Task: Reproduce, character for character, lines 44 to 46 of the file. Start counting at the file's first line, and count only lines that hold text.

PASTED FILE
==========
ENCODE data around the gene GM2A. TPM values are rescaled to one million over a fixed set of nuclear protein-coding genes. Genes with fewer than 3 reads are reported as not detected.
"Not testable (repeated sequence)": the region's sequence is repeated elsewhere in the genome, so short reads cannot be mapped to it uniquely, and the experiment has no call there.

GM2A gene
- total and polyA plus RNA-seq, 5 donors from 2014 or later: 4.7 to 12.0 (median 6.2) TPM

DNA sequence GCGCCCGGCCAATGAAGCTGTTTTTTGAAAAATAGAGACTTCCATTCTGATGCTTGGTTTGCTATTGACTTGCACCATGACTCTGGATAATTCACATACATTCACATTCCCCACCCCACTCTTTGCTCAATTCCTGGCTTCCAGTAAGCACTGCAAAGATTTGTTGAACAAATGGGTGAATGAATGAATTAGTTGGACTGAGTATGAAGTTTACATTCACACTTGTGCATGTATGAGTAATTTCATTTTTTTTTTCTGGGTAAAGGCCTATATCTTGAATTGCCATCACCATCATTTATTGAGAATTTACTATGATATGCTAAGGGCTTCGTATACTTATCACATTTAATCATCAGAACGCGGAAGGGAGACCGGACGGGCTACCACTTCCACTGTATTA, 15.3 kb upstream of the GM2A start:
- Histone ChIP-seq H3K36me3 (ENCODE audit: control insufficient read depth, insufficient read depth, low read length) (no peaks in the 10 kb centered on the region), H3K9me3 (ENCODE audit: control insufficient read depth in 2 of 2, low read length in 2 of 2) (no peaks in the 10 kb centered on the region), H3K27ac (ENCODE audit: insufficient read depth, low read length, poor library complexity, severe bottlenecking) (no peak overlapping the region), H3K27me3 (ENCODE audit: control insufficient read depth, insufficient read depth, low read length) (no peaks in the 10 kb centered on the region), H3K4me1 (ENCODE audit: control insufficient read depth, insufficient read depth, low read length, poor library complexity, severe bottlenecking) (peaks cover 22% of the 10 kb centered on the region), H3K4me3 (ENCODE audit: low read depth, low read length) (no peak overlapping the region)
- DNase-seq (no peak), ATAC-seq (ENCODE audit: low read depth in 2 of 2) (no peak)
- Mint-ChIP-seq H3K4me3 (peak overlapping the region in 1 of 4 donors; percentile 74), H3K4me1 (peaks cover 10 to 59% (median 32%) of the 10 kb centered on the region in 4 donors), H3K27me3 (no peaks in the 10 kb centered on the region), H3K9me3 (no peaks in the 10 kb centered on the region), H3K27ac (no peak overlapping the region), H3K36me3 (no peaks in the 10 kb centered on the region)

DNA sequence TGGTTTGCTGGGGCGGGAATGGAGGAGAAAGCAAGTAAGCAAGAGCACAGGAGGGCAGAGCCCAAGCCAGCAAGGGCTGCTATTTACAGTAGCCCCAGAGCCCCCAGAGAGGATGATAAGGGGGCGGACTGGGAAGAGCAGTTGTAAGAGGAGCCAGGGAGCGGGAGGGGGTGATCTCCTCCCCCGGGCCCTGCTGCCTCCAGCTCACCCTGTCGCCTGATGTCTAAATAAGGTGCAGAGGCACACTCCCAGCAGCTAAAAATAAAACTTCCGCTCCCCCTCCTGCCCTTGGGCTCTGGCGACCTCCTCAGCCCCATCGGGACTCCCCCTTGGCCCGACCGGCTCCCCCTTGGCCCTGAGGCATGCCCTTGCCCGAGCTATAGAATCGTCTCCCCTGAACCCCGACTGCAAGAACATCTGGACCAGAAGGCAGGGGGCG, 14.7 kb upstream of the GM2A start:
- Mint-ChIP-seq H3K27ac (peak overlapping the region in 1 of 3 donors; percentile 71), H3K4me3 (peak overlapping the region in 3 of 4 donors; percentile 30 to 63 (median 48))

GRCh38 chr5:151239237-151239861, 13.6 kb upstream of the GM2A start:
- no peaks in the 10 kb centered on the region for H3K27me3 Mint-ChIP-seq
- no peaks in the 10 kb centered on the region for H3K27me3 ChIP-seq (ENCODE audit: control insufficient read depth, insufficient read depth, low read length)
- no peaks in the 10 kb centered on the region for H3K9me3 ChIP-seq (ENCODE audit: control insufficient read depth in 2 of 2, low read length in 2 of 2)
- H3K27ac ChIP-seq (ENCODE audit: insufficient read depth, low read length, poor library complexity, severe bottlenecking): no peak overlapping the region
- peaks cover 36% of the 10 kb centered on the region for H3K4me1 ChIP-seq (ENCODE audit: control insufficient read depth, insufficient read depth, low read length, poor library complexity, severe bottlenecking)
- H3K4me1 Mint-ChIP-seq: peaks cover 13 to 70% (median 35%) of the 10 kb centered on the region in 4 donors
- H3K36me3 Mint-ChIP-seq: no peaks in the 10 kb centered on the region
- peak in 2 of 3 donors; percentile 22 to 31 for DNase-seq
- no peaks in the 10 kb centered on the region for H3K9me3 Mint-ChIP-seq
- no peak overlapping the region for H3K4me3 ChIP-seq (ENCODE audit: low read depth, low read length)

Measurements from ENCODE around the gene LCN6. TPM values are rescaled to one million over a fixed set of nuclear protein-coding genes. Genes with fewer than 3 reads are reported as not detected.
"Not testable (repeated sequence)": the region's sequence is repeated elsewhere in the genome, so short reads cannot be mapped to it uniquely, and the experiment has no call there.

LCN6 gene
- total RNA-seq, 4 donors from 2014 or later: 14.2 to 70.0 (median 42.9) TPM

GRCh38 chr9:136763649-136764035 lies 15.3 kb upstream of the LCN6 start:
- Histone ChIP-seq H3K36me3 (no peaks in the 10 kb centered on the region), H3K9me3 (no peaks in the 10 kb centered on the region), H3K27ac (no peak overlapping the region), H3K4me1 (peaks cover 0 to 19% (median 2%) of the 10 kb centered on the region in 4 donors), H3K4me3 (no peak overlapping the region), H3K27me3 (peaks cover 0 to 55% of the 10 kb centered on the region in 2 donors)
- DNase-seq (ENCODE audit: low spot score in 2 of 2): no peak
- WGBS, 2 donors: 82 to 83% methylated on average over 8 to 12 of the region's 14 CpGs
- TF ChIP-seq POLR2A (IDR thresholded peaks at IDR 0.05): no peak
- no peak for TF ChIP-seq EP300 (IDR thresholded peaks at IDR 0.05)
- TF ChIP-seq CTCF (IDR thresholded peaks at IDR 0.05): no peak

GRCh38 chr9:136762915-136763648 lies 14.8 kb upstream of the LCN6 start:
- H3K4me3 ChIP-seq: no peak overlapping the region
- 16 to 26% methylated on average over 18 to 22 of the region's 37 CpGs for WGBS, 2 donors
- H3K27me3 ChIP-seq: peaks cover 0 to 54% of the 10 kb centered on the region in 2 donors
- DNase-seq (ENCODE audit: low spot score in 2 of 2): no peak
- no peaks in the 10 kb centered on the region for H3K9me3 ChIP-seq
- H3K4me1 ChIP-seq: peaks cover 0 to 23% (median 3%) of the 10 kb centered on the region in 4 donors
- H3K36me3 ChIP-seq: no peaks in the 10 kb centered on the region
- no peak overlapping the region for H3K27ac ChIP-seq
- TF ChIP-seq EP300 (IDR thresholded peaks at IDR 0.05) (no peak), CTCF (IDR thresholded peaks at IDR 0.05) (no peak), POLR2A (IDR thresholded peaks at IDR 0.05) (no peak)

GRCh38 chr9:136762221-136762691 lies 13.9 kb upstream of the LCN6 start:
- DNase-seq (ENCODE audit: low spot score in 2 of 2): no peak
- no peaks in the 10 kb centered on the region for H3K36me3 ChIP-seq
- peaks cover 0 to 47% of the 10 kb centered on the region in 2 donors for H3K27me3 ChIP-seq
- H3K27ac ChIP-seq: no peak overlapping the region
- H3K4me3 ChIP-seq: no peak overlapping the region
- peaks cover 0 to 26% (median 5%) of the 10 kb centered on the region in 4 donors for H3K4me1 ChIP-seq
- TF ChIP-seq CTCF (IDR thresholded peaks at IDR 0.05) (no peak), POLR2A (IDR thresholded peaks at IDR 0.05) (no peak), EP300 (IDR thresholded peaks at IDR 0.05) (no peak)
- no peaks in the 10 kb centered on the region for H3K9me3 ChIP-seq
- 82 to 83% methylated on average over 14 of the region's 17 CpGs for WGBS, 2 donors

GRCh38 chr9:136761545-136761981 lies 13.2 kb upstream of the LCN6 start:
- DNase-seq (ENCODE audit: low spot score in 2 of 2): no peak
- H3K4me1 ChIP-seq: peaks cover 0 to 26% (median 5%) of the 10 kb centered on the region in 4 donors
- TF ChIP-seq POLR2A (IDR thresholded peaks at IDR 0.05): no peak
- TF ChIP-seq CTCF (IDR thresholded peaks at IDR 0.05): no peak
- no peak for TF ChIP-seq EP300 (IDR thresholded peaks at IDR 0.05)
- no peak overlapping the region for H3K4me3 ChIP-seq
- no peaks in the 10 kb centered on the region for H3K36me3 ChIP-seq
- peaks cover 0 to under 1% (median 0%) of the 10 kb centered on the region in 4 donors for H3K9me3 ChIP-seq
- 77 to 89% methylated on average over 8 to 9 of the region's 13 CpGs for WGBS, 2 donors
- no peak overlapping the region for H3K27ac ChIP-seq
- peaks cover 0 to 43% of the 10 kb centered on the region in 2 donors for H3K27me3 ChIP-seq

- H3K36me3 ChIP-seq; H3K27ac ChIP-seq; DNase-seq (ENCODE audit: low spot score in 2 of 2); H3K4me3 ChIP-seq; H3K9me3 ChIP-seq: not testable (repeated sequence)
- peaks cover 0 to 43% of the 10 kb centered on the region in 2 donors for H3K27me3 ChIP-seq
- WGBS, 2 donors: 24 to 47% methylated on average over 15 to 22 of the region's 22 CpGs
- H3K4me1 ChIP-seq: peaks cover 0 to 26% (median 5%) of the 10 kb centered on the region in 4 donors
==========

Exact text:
- DNase-seq (ENCODE audit: low spot score in 2 of 2): no peak
- no peaks in the 10 kb centered on the region for H3K36me3 ChIP-seq
- peaks cover 0 to 47% of the 10 kb centered on the region in 2 donors for H3K27me3 ChIP-seq